Nestle the dog thinks he owns his street.
So do some of the drivers. That’s why the city recently installed speed humps on Broadmoor from Cameron Road to Berkman Drive.
"They tend to help rather than hurt," said Alvaro Corral in East Austin.
Corral has already noticed a change.
"As a person who has a dog and walks three times a day, I go by the phrase ‘20 is plenty,'" Corral said of the speed limit.
He says drivers slow down for the speed humps, but it's a different story one block north.
"I can imagine people on the other side of the street thinking that all the traffic that wants to speed goes through their street versus this street," Corral said.
Broadmoor's the latest street on a long list of roads the city is considering improving, according to Samantha Park of the Austin Transportation Department.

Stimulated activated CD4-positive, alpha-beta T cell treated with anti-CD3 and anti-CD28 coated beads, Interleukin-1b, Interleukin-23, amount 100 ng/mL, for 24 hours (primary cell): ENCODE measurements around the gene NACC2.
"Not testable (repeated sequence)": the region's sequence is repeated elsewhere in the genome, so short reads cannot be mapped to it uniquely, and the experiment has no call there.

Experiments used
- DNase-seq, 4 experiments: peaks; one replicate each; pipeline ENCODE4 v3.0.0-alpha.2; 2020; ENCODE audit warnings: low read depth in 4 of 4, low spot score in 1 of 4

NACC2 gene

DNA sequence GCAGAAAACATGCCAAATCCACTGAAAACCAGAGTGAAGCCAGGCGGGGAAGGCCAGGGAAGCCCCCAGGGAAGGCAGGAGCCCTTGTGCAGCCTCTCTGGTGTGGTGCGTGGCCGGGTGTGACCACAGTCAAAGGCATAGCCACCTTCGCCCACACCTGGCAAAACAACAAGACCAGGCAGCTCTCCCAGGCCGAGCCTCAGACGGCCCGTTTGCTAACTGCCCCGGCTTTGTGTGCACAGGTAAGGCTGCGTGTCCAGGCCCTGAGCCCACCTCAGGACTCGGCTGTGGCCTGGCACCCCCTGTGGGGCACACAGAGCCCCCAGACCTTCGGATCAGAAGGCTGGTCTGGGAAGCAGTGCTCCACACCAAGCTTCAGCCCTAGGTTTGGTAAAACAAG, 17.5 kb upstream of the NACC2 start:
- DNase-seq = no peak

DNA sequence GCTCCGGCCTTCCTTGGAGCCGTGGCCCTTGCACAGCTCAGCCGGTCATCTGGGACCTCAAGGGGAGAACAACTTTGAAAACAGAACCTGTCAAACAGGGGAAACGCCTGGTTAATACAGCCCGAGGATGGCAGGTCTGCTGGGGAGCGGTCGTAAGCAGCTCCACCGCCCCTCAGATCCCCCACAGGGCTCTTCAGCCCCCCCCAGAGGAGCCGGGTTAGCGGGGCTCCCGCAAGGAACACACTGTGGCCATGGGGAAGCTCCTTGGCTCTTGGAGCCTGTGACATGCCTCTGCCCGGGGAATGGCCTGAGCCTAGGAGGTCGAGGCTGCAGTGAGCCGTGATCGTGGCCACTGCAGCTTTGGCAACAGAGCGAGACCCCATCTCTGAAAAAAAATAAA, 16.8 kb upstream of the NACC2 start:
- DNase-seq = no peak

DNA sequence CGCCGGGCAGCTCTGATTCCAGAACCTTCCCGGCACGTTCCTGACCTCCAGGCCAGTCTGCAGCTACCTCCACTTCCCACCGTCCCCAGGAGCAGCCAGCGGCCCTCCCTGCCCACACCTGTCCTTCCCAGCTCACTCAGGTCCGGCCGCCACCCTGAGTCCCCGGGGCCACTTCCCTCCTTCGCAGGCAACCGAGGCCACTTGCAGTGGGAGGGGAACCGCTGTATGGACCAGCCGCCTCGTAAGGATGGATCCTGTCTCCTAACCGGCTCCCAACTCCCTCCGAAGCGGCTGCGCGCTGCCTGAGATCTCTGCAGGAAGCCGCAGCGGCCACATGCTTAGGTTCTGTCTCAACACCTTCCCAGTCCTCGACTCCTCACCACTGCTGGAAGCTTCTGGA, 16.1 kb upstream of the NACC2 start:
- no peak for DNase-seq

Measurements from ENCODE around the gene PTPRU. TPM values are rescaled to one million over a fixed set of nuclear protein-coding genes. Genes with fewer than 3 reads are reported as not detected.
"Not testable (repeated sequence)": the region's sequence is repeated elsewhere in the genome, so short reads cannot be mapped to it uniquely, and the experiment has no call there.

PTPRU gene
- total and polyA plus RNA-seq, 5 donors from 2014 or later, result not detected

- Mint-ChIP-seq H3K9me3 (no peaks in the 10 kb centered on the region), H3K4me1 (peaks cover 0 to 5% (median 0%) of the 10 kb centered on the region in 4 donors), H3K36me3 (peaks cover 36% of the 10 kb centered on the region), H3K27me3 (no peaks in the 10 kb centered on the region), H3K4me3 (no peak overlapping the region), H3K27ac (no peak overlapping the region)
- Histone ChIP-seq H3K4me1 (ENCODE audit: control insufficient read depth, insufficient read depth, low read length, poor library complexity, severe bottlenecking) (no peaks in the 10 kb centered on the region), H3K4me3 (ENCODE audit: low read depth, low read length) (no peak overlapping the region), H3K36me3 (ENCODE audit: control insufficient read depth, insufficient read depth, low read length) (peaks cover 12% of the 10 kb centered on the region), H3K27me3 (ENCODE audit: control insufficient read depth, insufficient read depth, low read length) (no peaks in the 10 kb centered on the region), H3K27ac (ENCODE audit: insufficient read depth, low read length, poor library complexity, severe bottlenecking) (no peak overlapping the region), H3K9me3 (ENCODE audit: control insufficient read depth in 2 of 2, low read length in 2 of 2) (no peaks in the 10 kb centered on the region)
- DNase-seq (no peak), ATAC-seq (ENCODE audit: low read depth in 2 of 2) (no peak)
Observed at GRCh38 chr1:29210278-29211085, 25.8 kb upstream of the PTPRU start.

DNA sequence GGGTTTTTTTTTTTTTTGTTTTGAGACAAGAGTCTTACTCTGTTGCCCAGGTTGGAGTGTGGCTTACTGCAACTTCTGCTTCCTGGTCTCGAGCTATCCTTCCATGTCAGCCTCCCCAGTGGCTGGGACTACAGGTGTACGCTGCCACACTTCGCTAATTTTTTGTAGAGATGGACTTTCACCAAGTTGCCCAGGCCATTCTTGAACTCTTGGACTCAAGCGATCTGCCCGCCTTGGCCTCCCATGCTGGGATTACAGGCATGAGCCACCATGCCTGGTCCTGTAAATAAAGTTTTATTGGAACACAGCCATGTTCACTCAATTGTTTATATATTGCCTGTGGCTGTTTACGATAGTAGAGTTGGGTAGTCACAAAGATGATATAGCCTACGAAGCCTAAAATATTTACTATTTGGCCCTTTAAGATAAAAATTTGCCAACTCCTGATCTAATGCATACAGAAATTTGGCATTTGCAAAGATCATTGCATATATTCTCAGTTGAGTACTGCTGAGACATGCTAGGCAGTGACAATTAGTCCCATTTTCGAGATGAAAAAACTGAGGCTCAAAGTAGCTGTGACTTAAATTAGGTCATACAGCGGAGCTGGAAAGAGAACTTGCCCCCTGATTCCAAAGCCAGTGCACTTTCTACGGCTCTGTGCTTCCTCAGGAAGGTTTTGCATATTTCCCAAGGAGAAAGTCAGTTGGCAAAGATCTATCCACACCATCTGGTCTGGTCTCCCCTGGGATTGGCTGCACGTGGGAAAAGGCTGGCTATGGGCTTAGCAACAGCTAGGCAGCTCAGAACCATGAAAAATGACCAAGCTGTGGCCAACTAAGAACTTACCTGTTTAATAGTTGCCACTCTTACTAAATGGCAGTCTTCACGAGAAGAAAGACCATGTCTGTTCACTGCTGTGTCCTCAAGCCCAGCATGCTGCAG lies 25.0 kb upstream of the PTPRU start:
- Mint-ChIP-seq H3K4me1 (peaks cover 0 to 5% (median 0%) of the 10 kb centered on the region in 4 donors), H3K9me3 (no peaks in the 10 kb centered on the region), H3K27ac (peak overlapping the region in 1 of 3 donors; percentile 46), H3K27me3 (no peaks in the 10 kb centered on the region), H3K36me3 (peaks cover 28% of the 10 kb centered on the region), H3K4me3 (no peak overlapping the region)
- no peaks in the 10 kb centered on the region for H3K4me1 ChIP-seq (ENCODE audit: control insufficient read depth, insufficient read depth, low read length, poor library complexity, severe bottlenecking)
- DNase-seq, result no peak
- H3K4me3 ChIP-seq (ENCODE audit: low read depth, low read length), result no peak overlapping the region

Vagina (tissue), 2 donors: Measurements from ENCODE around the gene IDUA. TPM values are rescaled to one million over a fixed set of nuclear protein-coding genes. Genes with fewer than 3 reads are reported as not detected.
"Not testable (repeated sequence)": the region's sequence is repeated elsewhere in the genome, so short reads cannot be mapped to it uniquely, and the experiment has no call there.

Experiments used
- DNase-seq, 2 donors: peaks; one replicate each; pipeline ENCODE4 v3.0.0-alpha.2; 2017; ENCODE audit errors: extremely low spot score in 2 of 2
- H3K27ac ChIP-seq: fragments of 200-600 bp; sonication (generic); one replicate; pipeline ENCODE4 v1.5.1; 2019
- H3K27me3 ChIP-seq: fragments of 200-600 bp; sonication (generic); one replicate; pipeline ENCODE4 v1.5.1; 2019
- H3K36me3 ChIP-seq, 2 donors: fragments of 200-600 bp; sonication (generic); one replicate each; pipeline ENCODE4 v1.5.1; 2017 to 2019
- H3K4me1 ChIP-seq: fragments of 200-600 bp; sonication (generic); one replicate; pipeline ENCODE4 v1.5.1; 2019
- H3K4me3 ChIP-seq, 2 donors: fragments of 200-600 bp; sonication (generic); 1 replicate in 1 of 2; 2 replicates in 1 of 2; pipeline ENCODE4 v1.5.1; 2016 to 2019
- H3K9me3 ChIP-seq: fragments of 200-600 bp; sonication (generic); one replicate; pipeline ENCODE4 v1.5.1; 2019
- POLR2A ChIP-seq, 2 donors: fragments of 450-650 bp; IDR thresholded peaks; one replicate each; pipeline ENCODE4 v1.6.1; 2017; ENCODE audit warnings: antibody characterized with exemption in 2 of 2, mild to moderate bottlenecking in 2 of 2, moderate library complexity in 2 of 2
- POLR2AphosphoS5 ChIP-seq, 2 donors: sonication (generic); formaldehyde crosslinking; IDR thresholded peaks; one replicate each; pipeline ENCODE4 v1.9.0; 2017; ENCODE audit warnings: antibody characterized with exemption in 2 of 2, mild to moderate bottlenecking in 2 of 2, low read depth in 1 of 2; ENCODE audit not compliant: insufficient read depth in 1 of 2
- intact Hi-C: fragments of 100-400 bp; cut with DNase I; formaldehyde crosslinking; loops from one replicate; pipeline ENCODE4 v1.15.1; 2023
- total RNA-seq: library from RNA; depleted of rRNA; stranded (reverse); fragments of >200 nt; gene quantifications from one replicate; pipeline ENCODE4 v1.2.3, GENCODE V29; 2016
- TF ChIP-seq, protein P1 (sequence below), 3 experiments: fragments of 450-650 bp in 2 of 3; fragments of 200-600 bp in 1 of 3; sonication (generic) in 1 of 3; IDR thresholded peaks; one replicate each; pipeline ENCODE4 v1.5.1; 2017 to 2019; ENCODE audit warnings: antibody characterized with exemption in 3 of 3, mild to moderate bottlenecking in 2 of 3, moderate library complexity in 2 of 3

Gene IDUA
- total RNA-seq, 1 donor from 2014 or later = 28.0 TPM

"There will always be more requests than there is funding," Park said.
Another solution may have you feeling like Chevy Chase in the 1985 movie “European Vacation.”
There is a full-size version of a roundabout near Auditorium Shores and the Long Center. Smaller ones are being put into neighborhoods all across Austin. The concept is still the same: Drivers need to slow down and pay attention.
"Really, to improve the overall safety of the neighborhood," Park said.
The city keeps a list of streets that could use roundabouts, speed humps or traffic islands like this one. The roads must be 40 miles an hour or less, have a speeding issue and have complaints from people who live on the street.
"We are looking to see where we can have the biggest impact to address the biggest speeding issues in the neighborhoods,” Park said. “They get ranked, and we fund as many as possible."
The City Council approved another $3 million dollars for improvements over the next year, aiming to create safer walks for Nestle and his owners.
A list is already being compiled for the next round of money.
If you'd like to see changes in your neighborhood, let the city know. You can call 311 or go to austintexas.gov/department/transportation.